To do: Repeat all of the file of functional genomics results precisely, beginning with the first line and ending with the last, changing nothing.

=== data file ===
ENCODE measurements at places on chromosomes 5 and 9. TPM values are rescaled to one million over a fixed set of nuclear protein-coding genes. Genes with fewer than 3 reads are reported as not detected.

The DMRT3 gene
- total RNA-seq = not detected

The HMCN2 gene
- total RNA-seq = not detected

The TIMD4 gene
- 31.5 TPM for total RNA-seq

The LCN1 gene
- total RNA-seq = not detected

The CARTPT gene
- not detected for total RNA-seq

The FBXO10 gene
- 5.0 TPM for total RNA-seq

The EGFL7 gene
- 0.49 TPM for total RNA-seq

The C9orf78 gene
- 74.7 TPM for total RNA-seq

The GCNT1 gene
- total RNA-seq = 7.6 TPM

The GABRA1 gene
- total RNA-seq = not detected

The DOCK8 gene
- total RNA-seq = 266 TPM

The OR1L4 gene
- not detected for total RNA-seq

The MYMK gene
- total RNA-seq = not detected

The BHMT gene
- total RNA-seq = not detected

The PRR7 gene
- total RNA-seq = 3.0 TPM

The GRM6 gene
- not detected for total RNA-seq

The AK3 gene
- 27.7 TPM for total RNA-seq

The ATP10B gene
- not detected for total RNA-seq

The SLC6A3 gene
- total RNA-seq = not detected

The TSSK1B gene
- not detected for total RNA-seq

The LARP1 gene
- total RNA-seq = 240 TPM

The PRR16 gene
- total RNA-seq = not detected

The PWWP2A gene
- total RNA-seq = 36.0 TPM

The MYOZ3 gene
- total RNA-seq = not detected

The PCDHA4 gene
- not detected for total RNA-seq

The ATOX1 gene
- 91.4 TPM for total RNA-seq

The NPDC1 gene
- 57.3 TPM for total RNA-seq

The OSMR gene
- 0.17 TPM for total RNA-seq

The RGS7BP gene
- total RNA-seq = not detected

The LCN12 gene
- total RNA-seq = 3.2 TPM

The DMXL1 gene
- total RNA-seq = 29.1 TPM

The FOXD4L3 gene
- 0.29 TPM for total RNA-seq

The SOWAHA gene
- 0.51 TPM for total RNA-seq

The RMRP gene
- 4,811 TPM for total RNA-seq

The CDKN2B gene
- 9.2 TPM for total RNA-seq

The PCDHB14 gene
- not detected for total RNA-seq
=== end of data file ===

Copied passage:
ENCODE measurements at places on chromosomes 5 and 9. TPM values are rescaled to one million over a fixed set of nuclear protein-coding genes. Genes with fewer than 3 reads are reported as not detected.

The DMRT3 gene
- total RNA-seq = not detected

The HMCN2 gene
- total RNA-seq = not detected

The TIMD4 gene
- 31.5 TPM for total RNA-seq

The LCN1 gene
- total RNA-seq = not detected

The CARTPT gene
- not detected for total RNA-seq

The FBXO10 gene
- 5.0 TPM for total RNA-seq

The EGFL7 gene
- 0.49 TPM for total RNA-seq

The C9orf78 gene
- 74.7 TPM for total RNA-seq

The GCNT1 gene
- total RNA-seq = 7.6 TPM

The GABRA1 gene
- total RNA-seq = not detected

The DOCK8 gene
- total RNA-seq = 266 TPM

The OR1L4 gene
- not detected for total RNA-seq

The MYMK gene
- total RNA-seq = not detected

The BHMT gene
- total RNA-seq = not detected

The PRR7 gene
- total RNA-seq = 3.0 TPM

The GRM6 gene
- not detected for total RNA-seq

The AK3 gene
- 27.7 TPM for total RNA-seq

The ATP10B gene
- not detected for total RNA-seq

The SLC6A3 gene
- total RNA-seq = not detected

The TSSK1B gene
- not detected for total RNA-seq

The LARP1 gene
- total RNA-seq = 240 TPM

The PRR16 gene
- total RNA-seq = not detected

The PWWP2A gene
- total RNA-seq = 36.0 TPM

The MYOZ3 gene
- total RNA-seq = not detected

The PCDHA4 gene
- not detected for total RNA-seq

The ATOX1 gene
- 91.4 TPM for total RNA-seq

The NPDC1 gene
- 57.3 TPM for total RNA-seq

The OSMR gene
- 0.17 TPM for total RNA-seq

The RGS7BP gene
- total RNA-seq = not detected

The LCN12 gene
- total RNA-seq = 3.2 TPM

The DMXL1 gene
- total RNA-seq = 29.1 TPM

The FOXD4L3 gene
- 0.29 TPM for total RNA-seq

The SOWAHA gene
- 0.51 TPM for total RNA-seq

The RMRP gene
- 4,811 TPM for total RNA-seq

The CDKN2B gene
- 9.2 TPM for total RNA-seq

The PCDHB14 gene
- not detected for total RNA-seq